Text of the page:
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Coffee Shops May Be Unknowingly Serving FDA-Targeted Trans Fats

coffee shops and cafes use trans fats in baked goods

The U.S. Food and Drug Administration sent out a huge warning shot to food producers yesterday, proposing regulations that would ban trans fats.

While the proposed ban is not likely most coffee retailers who use natural milk products and scratch bakery items, those who offer processed creamers or bakery items with partially hydrogenated oils may need to reconsider their sources. Trans fats, known to contribute to problems such as obesity and heart disease, are now officially labeled by the FDA as “not generally recognized as safe” for human consumption.

While U.S. food producers and restaurants on the whole have dramatically reduced the amount of hydroginated oil since the FDA first required trans fat content labeling in 2006, they are still widely used, to increase shelf-life and provide some flavor consistency. An FDA short list of processed products known to contain high levels of trans fats reads like a who’s who of coffee shop add-ons, including some coffee creamers, margarines and a range of desserts and baked goods.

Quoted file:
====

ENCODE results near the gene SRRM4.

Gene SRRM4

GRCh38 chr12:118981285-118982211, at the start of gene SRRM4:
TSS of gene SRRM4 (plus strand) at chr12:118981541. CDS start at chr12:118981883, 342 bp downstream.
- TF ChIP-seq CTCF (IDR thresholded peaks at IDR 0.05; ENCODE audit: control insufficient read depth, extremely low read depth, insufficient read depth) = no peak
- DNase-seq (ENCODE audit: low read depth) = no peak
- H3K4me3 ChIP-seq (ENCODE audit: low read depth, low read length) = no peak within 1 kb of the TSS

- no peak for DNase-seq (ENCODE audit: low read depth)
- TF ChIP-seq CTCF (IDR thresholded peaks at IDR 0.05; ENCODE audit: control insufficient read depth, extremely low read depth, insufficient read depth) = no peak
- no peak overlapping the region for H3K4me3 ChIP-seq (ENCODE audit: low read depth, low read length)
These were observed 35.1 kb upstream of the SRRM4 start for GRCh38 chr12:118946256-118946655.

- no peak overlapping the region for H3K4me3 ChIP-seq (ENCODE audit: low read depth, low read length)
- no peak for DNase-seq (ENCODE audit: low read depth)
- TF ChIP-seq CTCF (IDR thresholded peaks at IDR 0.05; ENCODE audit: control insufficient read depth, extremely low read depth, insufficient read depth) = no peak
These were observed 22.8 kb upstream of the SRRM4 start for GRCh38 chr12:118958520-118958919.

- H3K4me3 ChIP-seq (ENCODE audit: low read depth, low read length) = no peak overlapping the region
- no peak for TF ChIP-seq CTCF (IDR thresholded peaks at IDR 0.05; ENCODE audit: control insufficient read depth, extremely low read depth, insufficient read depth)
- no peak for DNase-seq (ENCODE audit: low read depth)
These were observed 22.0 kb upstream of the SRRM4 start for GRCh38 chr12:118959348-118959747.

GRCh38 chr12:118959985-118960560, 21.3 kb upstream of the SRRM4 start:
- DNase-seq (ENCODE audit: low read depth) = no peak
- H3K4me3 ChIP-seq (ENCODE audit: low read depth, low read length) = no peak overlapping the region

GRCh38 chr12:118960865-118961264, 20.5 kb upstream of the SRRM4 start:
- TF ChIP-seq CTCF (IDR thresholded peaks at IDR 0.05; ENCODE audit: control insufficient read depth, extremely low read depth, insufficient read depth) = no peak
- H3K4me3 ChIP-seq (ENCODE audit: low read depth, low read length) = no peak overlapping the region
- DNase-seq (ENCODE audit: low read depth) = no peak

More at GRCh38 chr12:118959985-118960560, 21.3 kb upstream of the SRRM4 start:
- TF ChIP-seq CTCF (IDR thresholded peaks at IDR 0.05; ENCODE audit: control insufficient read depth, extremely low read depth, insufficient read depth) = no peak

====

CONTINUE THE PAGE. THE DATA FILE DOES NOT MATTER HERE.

(more: Icons Coffee Couture Promotes ‘Fashion Food’ and Coffee Drinks for Runway-Model-Types)

One important reminder from the FDA announcement is that some coffee shops may have for years been unknowingly serving trans fats to their customers. Current FDA labeling requires trans fats to be listed in 0.5 gram increments, allowing for servings with less than 0.5 grams of trans fats to be labeled as having zero.

To put that into perspective, Americans currently consume about 1 gram of trans fats per day, according to the FDA. While down from the 4-plus grams U.S. consumers on average downed per day 10 years ago, it’s still enough to draw the FDA’s attention. As one practical example, Starbucks six years ago announced it was “eliminating” all trans fats from its drinks and baked goods, by asking suppliers for products with less than 0.5 grams per serving.


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